John Wetton - Sinister - 2001


After some direct and solo albums as well as with Carl Palmer and Qango, some appearances as a guest star (Martin Darwill and Friends), and an entire series of rumors worth of a Monaco prince (a studio album of Qango, a Wetton/Downes compilation, a new work called "Welcome to heaven" or "Welcome to hell" depending on the place), the voice of progressive presents us his new work finally called in Europa "Sinister".


I should recognize that I feared what could this album show us. The solo career of Wetton has varied a lot in three CD's too much spaced in time, I will not speak of "Caught in the crossfire" since it was a hard time for progressive musicians and it was necessary to be commercial at any price, but in "Battlelines" John surprised with a handful of pieces close to AOR moving away from commercial music of quality and personality that characterized the first Asia. With "Arkangel" things didn’t improve much since Wetton tried to combine a dark atmosphere with luminous melodies, with a gray in-between point as a result.

Well, we then come to "Sinister", a work that, after having been witness of the shameful show offered by Wetton in his Spanish shows, didn't make expect anything good, but rather another attempt to repeat "Arkangel". What has been my surprise when checking that behind a ghastly cover and a nice back cover (my congratulations to the photographer, he has made Wetton seem younger than me!) there hides -and I say it after having listened to it many times, and I know what I speak about- the best work of Wetton since the first album of Asia. In fact, John has abandoned the typically American AOR of "Battlelines" and the dark-aor of "Arkangel" and he has chosen what he better knows. John Wetton was 95% of the creativity of the first Asia and he has decided to continue with that wise mixture of commercial quality rock based on a progressive background. Here we do not find "Emmas" neither “Hold me nows". The production, in charge of John, possesses Mike Stone’s characteristic wall of sound and, for the composition and instrumentation he has enjoyed the collaboration of excellent artists such as: Jim Wallance (a Canadian creator of successes a la Russ Ballard or Desmond Childrian Adams); Richard Wagner, Richard Starkey, Kevin Savigar, Steve Hackett, Martín Orford, Jadis, and, as you know Ian McDonald and Robert Fripp.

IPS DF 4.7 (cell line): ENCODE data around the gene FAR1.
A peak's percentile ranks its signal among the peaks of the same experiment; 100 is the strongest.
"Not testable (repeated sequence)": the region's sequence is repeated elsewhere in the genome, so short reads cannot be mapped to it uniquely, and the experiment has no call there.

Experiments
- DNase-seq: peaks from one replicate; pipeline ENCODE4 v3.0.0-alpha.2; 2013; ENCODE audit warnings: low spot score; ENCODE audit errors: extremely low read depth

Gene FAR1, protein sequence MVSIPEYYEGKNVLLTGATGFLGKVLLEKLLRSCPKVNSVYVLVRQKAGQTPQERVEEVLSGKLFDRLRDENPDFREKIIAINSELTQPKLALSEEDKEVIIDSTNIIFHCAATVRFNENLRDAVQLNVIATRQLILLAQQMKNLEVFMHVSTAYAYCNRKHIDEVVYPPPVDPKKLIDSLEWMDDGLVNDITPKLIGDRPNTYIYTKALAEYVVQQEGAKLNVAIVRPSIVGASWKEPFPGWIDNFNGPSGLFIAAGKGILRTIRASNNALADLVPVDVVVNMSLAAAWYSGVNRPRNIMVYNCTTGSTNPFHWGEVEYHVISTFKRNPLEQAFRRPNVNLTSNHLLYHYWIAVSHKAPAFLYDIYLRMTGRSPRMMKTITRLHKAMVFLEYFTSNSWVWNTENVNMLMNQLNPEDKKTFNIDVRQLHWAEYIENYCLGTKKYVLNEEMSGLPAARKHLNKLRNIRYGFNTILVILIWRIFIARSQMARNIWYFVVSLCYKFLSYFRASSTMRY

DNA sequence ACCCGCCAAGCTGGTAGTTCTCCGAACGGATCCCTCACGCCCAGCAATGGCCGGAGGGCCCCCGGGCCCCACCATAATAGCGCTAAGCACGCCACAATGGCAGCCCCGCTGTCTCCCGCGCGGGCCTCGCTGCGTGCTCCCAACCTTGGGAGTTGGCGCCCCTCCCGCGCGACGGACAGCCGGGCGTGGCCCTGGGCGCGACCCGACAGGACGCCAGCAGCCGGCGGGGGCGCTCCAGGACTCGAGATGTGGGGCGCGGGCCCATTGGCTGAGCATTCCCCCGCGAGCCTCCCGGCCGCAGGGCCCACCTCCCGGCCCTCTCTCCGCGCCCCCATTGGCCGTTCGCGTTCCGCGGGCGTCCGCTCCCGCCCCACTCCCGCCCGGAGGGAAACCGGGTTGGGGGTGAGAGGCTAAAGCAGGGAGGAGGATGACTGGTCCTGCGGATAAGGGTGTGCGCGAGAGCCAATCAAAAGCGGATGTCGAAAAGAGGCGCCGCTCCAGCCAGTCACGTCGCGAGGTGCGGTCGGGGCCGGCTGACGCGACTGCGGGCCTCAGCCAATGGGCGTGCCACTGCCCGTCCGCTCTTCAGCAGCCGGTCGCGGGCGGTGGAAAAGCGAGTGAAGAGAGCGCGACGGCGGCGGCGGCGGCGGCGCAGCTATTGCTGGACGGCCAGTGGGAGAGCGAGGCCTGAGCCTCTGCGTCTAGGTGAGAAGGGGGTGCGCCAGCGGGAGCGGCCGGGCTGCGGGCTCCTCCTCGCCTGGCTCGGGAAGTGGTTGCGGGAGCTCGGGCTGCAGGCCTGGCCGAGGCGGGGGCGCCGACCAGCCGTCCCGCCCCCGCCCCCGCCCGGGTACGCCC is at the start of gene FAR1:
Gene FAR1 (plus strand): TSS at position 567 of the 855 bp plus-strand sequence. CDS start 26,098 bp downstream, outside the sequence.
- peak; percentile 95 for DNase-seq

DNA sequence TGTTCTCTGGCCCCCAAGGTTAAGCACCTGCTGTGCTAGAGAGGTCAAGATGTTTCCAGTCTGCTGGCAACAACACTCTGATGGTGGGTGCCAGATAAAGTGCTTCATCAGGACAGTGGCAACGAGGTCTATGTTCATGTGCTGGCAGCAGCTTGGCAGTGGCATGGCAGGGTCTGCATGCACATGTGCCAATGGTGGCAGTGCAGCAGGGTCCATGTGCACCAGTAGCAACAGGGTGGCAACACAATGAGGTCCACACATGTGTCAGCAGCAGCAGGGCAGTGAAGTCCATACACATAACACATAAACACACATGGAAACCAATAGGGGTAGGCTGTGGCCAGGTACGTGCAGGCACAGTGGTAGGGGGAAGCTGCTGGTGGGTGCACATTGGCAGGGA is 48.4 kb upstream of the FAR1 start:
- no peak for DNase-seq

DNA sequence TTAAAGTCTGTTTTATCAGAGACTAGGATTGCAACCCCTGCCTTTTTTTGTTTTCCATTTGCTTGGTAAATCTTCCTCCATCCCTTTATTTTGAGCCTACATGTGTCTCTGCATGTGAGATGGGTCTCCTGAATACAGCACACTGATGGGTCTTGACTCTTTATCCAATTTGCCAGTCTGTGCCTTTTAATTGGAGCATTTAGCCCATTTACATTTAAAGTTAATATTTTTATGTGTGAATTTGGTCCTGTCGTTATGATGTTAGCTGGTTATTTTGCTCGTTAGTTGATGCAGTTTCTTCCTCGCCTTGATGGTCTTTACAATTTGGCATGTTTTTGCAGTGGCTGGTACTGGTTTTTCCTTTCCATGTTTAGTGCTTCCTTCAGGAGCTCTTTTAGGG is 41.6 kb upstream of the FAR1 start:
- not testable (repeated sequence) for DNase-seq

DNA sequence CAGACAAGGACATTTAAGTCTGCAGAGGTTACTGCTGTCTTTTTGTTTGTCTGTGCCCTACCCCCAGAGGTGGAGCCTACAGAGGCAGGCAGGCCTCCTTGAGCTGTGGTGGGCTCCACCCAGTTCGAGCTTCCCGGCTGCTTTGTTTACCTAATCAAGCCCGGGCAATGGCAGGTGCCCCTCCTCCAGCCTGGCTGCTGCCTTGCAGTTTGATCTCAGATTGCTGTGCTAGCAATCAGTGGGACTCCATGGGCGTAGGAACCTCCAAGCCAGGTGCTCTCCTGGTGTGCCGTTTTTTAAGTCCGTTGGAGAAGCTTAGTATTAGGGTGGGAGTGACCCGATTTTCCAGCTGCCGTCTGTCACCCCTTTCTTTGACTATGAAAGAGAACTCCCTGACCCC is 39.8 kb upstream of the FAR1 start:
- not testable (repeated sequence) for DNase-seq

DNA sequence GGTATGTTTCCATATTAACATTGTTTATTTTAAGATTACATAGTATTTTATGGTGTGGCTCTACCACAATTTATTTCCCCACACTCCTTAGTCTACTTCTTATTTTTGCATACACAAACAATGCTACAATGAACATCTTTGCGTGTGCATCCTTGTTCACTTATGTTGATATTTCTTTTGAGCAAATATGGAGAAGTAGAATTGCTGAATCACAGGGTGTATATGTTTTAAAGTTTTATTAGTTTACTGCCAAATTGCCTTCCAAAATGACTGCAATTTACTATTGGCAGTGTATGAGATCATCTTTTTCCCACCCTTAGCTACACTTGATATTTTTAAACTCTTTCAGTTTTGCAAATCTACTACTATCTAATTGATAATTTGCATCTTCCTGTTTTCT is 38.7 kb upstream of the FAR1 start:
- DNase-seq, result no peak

Any tracks to highlight?... sincerely I believe that all of them. From the vigorous and rhythmic "Heart of darkness" (if this had been in the first Asia album it would have been another hit), "Say it ain´t so", or "Another twist of the knife" until the more soft ballads. The compositions that abandon the Asia style are the instrumental "E-scape" in which Wetton-Fripp-McDonald return to the past with an inoffensive piece based on soundscapes and flutes, and "Real world" that closes the album, and that is an acoustic poppy piece in which Hackett collaborates with his harmonica.


In definitive, a pleasant surprise and an unexpectedly powerful return full with quality. If you liked the first trilogy of Asia, you will have a great time with "Sinister". The worst thing of the CD?... It only lasts 40 minutes.

By the way, and before finishing, I guess that some will be wondering: was not Ringo Starr going to collaborate in "Sinister"?... it is necessary to know a little bit about The Beatles, as it is written in the review.

author - date - rating - label

Alfonso Algora - February 2001 -   - Giant Electric Pea